CLEVELAND -— Cavaliers coach J.B. Bickerstaff had a definite message for his team heading into the rematch Sunday night against the Bulls.
“They need to feel us,’’ he said, referring to the idea that young teams could send a bad message to the opposition in the preseason if they appear soft.
If a team appears to be a pushover in exhibition play, that tag could carry over into the regular season, especially against teams within the division. That was Bickerstaff’s concern.
Getting run out of the gym against the Bulls in Chicago on Tuesday by 36 points was unacceptable — preseason or not.
So there was a different energy Sunday at the Rocket Mortgage FieldHouse, even if the Bulls pulled it out late 102-101.
It’s a good thing for the Bulls that Billy Donovan doesn’t have that exact preseason mindset.
Not that the visiting coach necessarily disagreed with Bickerstaff, but these Bulls have Donovan operating in a different head space. This team was put together not only to win games but to make a dent in the bigger picture.
“The way I look at it, with [executive vice president of basketball operations] Arturas [Karnisovas] and [general manager] Marc [Eversley] coming in, can we really build a sustainable culture? Are we playing to a standard? Are we building a culture?’’ Donovan said. “The guys that were here last year, you kind of started that process, and then the roster flipped, so we’re back to that process now. What kind of standard are we going to play to? Those are the kinds of things you’re battling toward.
“We have to establish the culture more so than, ‘Hey, we won tonight, we lost tonight.’ Maybe you win some games because you’re talented, but is what we’re doing sustainable? Can we be a sustainable team? Like, ‘OK, we won tonight, but this is not going to be sustainable against the highest-level teams.’ So what are we doing to build something that is sustainable to compete at the very highest level?’’
What they’ve been doing early in this preseason was playing defense at a high level, staying relatively turnover-free and sharing the ball.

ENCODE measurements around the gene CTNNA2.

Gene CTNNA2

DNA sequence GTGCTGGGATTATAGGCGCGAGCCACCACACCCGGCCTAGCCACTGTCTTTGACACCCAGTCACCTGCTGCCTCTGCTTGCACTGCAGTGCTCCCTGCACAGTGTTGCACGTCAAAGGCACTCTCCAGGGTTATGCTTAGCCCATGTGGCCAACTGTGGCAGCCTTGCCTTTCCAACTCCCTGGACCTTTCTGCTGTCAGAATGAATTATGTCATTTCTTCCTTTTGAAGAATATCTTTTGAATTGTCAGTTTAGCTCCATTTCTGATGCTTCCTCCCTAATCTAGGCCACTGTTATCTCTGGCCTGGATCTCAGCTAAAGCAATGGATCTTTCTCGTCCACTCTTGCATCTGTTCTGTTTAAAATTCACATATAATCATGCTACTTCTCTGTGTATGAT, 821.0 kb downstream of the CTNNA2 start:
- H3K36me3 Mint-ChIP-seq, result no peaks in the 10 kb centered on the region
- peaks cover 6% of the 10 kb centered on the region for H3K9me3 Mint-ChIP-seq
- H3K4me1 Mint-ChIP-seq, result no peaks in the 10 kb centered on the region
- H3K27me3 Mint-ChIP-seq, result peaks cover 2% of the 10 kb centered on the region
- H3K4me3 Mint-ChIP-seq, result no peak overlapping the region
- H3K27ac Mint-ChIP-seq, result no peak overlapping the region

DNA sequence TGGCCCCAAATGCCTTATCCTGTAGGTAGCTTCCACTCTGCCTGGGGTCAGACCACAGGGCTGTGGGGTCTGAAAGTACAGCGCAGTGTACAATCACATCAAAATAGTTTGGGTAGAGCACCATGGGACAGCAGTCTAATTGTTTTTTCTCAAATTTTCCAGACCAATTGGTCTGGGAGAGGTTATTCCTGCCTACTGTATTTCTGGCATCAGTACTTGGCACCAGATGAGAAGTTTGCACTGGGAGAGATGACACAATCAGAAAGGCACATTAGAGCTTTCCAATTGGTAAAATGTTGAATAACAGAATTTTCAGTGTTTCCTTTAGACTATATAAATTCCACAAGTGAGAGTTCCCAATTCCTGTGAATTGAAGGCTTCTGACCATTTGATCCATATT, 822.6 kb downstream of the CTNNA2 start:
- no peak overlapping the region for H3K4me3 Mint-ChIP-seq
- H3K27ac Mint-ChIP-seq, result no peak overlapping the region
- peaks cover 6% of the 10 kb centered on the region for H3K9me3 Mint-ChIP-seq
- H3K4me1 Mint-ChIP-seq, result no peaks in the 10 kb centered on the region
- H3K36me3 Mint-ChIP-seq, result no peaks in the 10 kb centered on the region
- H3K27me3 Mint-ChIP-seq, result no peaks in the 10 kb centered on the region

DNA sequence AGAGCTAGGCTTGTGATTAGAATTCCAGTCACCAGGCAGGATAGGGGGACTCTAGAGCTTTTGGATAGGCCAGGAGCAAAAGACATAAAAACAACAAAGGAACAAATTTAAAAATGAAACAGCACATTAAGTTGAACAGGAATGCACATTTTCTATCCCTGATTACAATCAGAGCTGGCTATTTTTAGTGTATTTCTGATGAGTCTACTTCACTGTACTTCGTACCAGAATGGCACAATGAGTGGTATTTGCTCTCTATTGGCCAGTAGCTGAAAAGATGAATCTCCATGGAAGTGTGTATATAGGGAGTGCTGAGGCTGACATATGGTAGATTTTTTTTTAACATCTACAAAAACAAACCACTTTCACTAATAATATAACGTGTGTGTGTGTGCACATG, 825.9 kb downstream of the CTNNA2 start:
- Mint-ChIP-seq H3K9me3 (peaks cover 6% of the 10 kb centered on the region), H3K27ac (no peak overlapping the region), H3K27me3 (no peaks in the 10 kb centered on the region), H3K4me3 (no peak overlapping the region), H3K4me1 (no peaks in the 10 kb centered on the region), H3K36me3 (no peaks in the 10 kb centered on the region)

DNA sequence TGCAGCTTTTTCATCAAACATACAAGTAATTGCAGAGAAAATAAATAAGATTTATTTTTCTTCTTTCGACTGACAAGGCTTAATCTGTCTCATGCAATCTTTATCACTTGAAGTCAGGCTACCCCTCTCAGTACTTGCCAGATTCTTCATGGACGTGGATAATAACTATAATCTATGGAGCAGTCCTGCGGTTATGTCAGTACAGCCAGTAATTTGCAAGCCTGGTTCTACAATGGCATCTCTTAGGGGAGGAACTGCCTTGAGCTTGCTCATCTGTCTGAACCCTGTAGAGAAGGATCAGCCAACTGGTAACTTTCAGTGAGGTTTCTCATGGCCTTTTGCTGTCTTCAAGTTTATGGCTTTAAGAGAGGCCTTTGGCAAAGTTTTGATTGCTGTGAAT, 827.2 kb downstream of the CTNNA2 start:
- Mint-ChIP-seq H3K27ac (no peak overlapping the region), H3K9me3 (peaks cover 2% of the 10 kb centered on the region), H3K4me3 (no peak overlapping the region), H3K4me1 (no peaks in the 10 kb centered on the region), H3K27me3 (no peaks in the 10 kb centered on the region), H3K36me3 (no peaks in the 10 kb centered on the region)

Midway through the fourth quarter — or when the regulars were basically done playing — the Bulls had allowed the Cavs to shoot 47% from the field, while their ball movement was a far cry from what they had displayed in the first two games.
The starters finished with nine assists, turning it over 11 times.
But even on a night in which the play was less than stellar, an average showing by the Bulls (3-0) is better than a Cleveland team trying to throw haymakers.
Still, lesson learned.
“You can learn from every game,’’ guard Zach LaVine said. “We didn’t come out with the same aggressiveness on offense or defense, and that showed. It doesn’t matter who you play, these are all NBA players. They came out the more physical team.
“And that’s on us.’’
The one highlight of the game? Chicago’s own Ayo Dosunmu riding in on the horse and playing hero. Not only did the former Illinois standout score nine points in seven minutes down the stretch, but he hit the basket to put the Bulls up three with 13.8 seconds left.
“He doesn’t have any fear at all,’’ LaVine said. “He’s stone-cold. Doesn’t care about the situation. He’s going to play his heart out. He pretty much won us the game.’’